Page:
Garden phlox is more popular in other regions than it is here.

In eastern North America where it grows wild as a native, garden phlox, Phlox paniculata, is modest but classic perennial that gets more than four feet tall with pinkish lavender flowers from late summer through early autumn. Modern garden varieties are mostly somewhat more compact with pink, red, light purple or white flowers. Many have fragrant flowers; and some have flowers with lighter or darker centers. Butterflies and hummingbirds dig them all.

Locally, garden phlox probably looks best with slight shade or among other lush plants, only because humidity is so minimal. Otherwise, it would be just as happy out in the open. In well watered gardens with rich soil, it sometimes self sows a bit, but rarely naturalizes continually enough to revert to a more natural (wild) state like it can in gardens on the west coast of Oregon and Washington. Garden phlox can be propagated by division of mature plants either after bloom in autumn or in spring.


2 thoughts on “Garden Phlox

  1. A friend’s parents had some garden phlox that should have won some sort of reward. The plant(s) had been in the same spot for at least 15 years; prior to their planting, their protected corner had been dedicated to tomatoes. The plant grew to be six feet tall and even more feet across. When they finally decided to dig it up, there was a root ball so large it took two men to lift it, and it only perched on the sides of a wheelbarrow.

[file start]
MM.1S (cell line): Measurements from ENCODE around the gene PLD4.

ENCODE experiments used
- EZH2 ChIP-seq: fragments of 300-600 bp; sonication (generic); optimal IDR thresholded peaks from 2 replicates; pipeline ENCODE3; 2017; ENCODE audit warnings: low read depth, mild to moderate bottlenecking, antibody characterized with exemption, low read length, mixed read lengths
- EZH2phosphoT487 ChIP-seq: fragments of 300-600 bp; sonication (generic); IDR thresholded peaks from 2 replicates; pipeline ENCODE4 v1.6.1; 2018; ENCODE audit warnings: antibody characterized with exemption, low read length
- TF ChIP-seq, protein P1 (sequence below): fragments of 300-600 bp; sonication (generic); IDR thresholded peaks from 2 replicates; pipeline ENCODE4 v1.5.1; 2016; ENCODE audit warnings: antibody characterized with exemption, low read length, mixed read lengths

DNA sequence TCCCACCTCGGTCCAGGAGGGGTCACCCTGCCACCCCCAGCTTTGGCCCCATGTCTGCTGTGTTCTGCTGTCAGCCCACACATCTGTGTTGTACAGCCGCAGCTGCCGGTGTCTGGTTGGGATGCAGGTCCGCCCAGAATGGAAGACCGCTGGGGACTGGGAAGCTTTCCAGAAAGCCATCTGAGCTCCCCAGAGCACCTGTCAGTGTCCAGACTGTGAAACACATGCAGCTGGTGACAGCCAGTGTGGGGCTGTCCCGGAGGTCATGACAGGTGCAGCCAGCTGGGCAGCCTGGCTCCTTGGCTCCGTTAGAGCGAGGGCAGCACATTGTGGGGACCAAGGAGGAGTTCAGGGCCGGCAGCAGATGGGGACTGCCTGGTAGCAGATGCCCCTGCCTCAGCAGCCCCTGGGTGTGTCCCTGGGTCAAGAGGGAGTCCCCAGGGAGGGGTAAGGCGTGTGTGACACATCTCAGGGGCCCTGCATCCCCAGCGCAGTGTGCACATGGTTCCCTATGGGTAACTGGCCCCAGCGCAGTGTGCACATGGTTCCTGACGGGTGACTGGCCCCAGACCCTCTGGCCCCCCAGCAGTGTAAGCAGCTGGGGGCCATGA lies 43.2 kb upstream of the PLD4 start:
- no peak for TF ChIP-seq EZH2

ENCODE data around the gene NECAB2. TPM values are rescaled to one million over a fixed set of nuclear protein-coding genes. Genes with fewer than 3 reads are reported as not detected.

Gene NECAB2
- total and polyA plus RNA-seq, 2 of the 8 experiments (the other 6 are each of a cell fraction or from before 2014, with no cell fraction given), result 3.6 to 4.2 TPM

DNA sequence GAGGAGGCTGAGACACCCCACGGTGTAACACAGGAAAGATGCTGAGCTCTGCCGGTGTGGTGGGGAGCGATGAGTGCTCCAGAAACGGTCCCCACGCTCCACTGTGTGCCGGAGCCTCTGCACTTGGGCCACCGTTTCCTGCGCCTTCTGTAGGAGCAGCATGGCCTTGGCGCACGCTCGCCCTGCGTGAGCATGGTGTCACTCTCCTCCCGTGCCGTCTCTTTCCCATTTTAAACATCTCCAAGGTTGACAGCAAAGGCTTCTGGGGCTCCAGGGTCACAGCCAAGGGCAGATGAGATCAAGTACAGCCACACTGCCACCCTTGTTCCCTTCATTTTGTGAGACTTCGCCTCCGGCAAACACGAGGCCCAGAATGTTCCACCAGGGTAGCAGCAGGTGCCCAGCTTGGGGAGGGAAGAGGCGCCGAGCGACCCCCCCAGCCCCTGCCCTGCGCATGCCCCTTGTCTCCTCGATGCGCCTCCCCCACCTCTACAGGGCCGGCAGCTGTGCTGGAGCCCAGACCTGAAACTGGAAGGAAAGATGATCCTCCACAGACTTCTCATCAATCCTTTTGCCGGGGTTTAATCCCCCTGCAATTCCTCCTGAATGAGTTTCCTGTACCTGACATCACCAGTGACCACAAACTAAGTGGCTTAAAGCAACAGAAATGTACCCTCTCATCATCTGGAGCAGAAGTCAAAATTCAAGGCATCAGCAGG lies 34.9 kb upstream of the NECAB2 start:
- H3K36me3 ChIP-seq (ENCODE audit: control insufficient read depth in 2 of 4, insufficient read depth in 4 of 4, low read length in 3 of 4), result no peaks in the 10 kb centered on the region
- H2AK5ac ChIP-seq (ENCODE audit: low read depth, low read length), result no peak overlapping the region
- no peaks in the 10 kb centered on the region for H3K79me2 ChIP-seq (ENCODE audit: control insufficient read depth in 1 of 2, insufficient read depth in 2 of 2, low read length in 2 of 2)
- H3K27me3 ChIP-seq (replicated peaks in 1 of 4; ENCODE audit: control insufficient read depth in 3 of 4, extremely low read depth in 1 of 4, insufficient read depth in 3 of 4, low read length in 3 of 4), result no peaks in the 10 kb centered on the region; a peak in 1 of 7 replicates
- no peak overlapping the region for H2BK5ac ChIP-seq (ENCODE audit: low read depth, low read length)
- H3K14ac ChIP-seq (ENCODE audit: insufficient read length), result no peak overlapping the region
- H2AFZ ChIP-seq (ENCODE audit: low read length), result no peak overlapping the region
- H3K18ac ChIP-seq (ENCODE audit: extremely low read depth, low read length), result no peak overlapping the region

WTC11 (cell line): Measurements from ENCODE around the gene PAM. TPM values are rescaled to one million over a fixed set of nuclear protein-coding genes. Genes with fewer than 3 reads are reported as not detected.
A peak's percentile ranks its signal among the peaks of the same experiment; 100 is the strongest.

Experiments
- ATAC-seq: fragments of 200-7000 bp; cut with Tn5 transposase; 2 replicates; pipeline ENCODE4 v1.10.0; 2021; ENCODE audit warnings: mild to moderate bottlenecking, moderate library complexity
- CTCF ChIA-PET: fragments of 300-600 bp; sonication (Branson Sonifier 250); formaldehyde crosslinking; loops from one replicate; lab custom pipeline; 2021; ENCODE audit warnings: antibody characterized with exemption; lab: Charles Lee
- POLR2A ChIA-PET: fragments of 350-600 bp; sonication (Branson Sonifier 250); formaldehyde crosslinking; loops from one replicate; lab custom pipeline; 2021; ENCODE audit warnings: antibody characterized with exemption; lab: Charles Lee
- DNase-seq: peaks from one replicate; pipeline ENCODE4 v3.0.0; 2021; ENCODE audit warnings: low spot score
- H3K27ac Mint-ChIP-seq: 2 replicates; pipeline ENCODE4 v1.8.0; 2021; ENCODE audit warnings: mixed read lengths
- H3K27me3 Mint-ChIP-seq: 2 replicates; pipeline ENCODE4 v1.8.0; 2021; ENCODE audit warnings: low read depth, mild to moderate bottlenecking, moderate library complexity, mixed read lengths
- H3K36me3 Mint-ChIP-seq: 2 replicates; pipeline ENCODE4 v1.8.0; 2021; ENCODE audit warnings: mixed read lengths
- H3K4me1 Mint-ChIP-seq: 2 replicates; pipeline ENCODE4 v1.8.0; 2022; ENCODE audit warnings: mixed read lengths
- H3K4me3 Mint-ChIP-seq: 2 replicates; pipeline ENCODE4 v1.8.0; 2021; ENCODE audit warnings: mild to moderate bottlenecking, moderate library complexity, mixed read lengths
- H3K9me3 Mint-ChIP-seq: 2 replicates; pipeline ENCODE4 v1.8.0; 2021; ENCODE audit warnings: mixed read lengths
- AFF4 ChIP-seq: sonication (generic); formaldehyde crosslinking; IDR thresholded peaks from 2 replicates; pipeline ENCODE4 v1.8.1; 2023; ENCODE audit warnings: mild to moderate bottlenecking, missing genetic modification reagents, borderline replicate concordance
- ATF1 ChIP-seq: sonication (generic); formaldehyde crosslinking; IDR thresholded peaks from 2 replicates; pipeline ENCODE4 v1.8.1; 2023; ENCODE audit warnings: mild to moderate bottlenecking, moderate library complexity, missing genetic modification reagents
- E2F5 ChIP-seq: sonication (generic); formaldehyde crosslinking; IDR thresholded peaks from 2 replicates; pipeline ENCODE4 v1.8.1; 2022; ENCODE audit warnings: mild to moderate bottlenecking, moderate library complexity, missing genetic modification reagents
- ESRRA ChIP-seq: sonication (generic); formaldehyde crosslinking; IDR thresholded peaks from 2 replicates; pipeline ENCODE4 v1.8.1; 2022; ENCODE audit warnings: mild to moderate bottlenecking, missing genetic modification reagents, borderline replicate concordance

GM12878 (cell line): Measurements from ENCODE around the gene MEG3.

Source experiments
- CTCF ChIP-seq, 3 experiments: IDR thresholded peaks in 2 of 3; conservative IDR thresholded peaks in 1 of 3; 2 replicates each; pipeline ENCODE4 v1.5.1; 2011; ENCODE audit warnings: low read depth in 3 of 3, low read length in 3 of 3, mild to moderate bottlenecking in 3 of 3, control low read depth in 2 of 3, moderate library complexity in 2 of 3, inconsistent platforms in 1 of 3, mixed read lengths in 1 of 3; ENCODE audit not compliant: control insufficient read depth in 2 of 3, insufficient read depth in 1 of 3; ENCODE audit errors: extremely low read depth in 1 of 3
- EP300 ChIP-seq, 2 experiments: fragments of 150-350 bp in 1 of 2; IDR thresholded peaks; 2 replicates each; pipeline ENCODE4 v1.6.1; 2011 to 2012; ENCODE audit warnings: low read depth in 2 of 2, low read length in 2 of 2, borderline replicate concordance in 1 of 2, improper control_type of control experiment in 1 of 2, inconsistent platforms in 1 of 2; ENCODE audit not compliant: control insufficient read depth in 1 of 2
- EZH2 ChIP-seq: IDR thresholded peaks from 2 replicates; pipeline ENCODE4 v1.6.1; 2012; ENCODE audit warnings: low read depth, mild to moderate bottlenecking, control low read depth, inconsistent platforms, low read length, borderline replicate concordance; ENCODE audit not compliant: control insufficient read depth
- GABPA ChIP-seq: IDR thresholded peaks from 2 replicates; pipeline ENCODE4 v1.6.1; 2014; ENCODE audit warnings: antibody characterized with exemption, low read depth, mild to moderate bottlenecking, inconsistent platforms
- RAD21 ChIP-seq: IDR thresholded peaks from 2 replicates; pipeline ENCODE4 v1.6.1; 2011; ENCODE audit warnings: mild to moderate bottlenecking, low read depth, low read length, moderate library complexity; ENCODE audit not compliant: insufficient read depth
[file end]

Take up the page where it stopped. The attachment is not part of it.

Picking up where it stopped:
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    1. This is one of those many plants that everyone else seems to be familiar with, but that I had only recently met. Prior to that, I had never seen it before. I still have no idea where it came from. It just appeared in one of our landscapes, and stayed because it is so perfectly white. Heck, I would not mind if it were another color. It is so pretty and fragrant.

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